20th June 2014"
Are we about to see a major breakthrough in road safety culture aimed at protecting cyclists and pedestrians from accidents and injuries on Britain’s congested inner city roads?
Transport for London (TfL) have recently announced plans to reduce the number of lorries entering the capital during peak hours. They will also be testing equipment on buses that will alert drivers to the exact positioning of a cyclist in relation to their vehicle."
13th June 2014
Patients and doctors are raising concern once more over restricted access to a quarter of GP surgeries, which are found to close for half a day in the middle of the working week. A recent investigation conducted by the Daily Mail also discovered that a number of surgeries can be closed for up to four and a half hours during the lunch time period.
4th June 2014
The causes of road traffic accidents are not always as straightforward as sometimes assumed. Road safety campaigns have traditionally focused on warning motorists that “speed kills.” But on today’s congested city and urban roads, it is increasingly low speed collisions and glancing impacts, which can be responsible for causing accidents and injuries to drivers and their passengers.
In their fourth annual survey of UK road journeys, TomTom navigation systems found that congestion had increased over the last year in ten cities, including London, Edinburgh and Liverpool, and since 2010, average journey times in the capital were taking up to 27 per cent longer than in “free-flowing” traffic. The survey also found that at the busiest times, such as during the morning and evening rush hours, smaller roads are twice as congested than on the main highways.
30th May 2014
Holidaymakers are twice as likely to be involved in a car accident when driving in mainland Europe than in the UK, and the risk of a collision rises nearly threefold when in Greece and Portugal, according to a RAC Driving Abroad Report, published in 2013.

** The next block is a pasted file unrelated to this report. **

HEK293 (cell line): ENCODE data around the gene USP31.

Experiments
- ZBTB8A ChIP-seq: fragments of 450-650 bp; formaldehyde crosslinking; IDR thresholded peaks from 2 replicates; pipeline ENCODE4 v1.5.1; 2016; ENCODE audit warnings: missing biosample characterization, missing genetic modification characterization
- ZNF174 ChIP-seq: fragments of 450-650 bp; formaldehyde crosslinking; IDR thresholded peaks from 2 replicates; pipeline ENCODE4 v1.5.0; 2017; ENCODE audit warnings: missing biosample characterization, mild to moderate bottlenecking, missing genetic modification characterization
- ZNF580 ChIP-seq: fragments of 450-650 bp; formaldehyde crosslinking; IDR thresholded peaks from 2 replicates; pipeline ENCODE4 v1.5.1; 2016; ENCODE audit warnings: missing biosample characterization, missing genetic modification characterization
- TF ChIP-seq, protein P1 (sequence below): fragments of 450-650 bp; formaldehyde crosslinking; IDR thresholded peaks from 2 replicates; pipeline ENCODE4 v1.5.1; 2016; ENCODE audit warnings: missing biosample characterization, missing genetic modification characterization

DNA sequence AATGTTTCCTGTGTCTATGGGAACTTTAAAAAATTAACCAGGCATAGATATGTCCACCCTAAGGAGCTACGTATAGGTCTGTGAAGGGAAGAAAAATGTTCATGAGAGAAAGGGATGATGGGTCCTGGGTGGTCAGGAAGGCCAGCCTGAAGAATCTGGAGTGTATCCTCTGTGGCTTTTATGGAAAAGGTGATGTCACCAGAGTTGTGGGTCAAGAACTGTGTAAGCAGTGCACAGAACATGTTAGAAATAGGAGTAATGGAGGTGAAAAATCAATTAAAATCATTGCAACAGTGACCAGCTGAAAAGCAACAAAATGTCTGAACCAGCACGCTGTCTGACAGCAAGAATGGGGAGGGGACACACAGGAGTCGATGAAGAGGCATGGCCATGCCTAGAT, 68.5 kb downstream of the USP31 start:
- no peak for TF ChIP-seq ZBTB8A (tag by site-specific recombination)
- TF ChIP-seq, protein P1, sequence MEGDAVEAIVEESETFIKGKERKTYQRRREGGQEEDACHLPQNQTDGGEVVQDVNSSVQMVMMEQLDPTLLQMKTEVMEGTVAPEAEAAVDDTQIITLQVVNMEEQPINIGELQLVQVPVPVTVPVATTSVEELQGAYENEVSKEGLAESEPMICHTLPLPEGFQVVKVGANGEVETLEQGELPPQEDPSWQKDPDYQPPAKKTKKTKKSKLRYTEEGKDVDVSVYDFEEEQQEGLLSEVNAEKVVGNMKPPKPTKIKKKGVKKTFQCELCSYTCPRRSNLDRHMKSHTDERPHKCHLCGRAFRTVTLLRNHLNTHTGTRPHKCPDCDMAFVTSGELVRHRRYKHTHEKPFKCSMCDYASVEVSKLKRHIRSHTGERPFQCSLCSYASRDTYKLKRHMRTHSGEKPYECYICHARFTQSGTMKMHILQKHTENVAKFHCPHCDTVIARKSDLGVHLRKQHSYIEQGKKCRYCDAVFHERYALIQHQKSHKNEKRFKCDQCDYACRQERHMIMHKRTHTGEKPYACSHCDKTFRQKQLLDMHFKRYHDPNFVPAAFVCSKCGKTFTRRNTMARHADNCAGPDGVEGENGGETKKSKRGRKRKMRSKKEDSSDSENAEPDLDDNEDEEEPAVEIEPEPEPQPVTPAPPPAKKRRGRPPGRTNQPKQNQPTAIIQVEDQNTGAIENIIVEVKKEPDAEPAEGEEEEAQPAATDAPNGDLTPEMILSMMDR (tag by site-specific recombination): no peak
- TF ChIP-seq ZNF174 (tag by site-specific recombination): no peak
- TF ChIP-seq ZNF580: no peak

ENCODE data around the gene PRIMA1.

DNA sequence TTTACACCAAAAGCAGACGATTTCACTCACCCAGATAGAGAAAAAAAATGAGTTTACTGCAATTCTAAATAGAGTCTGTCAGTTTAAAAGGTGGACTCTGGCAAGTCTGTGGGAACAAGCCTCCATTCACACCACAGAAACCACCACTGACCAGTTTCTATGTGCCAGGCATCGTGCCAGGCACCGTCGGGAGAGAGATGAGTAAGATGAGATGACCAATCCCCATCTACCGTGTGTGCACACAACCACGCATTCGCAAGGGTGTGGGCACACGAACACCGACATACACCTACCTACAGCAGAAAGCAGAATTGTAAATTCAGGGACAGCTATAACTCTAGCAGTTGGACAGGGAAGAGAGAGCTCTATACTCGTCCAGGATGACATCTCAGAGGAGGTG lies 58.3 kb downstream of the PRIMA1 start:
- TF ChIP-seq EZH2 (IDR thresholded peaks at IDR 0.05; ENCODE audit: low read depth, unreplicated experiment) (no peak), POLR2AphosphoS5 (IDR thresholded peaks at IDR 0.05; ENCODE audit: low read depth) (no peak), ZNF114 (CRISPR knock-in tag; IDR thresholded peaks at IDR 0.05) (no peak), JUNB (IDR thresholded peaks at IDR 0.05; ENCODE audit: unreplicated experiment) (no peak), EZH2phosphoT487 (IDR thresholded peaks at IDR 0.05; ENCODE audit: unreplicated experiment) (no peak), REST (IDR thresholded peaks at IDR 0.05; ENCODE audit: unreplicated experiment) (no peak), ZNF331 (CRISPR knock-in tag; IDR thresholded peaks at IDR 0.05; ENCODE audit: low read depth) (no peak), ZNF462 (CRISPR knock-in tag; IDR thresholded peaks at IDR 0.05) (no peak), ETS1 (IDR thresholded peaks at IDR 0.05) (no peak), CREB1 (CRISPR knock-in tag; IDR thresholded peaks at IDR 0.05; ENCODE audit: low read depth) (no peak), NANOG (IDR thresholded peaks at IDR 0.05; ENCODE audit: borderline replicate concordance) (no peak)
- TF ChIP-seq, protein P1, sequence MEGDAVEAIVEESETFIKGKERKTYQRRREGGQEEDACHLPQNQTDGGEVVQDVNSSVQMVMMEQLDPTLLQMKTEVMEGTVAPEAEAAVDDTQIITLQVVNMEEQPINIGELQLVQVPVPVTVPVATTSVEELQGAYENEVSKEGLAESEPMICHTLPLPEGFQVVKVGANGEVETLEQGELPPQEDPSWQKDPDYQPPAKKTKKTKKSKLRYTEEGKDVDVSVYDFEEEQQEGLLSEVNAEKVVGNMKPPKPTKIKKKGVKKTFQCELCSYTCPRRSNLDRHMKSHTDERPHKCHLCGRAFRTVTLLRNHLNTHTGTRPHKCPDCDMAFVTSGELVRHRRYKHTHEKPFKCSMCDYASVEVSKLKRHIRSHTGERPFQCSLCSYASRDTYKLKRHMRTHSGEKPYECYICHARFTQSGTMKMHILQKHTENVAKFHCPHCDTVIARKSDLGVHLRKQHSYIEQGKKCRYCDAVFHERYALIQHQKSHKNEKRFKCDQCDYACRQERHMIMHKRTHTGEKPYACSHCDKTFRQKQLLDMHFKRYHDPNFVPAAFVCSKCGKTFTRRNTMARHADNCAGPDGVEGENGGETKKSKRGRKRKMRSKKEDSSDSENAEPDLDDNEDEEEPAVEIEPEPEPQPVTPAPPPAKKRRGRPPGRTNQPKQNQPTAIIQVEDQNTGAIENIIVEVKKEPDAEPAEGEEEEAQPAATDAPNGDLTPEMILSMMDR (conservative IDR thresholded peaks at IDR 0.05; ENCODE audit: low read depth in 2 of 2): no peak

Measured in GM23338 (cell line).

The British Foreign Office claim that the number of British tourists involved in road collisions has risen, in particular, at popular holiday destinations, such as Spain and Australia.
20th May 2014
Are conveyancing solicitors tripping over themselves and making mistakes as they try to keep up with the demands of an unstoppable property bubble? Between 2013 /14, one in every five complaints received by the Legal Ombudsmen (LeO) involved residential conveyancing, which they state has become “the most complained about area of law.”
In fact, complaints regarding conveyancing issues made to the LeO by residential property buyers are reported to have increased by 25 per cent in the last twelve months.
It was further revealed that of the 1,500 complaints a significant number centred upon the payment of stamp duty land tax (SDLT) during the purchase of residential property valued above £125,000. According to LeO, as property prices continue to accelerate “there is concern that lawyers are sacrificing quality of service to keep up with demand.”
20th May 2014
"Concern has again been raised over nurse / patient ratios in NHS hospital wards. Increasing nurse workloads could mean potential risk to quality of care, according to a draft report recently released by The National Institute for Health and Care Excellence (NICE).
In the report, NICE suggests that “patients are at risk of harm if a nurse has to care for more than eight people on a ward during the day.”
Once more we see confidence in NHS care being put to the test as nurses and hospital staff attempt to maintain standards despite increased patient numbers and over-stretched resources. However, patients can, and still do, commonly fall victim to tragic mistakes in hospital wards where government cuts mean nurses are often expected to take care of many more patients than ever before. At the start of 2014, NHS England admitted that twenty-five patients a month were being “harmed by NHS staff blunders.”
14th May 2014